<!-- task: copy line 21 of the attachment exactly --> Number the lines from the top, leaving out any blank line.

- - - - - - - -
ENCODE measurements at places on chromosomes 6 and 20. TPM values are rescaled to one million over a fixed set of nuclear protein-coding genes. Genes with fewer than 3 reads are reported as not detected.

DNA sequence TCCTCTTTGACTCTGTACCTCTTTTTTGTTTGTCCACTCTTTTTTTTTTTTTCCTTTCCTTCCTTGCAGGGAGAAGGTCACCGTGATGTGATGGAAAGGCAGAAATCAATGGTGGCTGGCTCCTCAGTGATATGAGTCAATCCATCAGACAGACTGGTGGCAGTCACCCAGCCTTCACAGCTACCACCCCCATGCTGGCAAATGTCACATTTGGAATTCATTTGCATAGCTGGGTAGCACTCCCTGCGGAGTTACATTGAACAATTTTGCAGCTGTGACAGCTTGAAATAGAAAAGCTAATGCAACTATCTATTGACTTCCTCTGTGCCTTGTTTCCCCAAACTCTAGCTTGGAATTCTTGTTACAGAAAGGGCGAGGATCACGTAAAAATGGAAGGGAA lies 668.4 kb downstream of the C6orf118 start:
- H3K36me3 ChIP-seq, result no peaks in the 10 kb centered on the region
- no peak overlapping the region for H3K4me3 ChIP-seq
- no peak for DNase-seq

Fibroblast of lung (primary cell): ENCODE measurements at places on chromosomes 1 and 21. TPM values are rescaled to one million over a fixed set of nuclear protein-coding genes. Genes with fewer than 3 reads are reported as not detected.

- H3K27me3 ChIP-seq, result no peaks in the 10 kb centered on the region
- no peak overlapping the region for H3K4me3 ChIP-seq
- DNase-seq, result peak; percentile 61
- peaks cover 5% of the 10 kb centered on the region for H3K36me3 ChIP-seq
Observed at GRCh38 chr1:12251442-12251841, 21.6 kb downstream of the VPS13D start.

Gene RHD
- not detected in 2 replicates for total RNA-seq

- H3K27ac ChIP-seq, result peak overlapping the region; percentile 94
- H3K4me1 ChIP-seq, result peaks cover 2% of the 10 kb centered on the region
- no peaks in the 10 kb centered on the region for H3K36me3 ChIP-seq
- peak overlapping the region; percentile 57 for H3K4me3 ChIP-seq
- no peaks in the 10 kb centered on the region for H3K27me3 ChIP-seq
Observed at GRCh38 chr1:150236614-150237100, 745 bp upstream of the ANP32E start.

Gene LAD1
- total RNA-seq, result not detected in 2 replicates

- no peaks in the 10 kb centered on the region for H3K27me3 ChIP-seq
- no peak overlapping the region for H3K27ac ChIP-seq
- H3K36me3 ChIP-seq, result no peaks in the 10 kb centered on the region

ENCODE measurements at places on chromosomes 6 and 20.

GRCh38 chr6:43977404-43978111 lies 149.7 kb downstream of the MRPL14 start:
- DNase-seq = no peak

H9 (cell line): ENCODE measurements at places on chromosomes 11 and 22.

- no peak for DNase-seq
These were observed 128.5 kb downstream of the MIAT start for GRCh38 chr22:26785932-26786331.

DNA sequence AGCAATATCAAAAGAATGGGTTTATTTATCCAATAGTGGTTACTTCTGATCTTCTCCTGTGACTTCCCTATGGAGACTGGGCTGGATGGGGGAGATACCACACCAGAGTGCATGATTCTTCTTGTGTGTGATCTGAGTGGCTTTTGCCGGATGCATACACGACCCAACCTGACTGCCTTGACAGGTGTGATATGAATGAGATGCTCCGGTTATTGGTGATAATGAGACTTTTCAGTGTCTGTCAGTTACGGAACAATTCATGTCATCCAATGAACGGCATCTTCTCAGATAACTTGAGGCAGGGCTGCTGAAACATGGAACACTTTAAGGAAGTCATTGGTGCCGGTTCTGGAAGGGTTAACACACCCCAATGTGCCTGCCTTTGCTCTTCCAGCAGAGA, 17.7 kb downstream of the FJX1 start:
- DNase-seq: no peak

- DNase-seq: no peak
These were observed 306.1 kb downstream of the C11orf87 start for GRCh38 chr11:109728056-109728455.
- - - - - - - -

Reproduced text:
- total RNA-seq, result not detected in 2 replicates